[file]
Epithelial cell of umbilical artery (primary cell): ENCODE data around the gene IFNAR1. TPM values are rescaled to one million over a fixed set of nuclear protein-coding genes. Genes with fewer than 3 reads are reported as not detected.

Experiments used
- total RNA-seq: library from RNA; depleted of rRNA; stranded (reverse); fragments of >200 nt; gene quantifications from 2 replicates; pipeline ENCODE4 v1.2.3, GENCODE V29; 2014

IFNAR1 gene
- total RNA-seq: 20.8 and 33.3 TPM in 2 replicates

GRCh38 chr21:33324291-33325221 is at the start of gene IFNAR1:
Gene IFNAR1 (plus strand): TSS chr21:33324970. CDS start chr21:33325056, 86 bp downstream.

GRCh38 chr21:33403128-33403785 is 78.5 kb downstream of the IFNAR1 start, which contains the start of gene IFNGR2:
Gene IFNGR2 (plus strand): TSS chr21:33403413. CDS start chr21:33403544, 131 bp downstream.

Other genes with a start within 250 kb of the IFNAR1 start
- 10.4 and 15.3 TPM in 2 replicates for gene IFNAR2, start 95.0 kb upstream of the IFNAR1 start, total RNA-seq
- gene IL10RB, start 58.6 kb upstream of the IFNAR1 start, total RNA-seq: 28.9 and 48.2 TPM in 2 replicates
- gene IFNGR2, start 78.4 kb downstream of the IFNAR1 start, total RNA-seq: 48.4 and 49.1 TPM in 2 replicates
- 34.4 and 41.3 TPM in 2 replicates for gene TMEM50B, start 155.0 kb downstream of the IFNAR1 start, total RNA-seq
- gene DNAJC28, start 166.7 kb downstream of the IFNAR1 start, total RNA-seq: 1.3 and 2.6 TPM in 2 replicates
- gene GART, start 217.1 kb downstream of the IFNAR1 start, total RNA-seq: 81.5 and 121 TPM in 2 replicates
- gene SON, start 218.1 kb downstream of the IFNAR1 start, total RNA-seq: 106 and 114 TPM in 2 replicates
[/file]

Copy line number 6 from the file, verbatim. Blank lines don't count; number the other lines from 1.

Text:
GRCh38 chr21:33324291-33325221 is at the start of gene IFNAR1: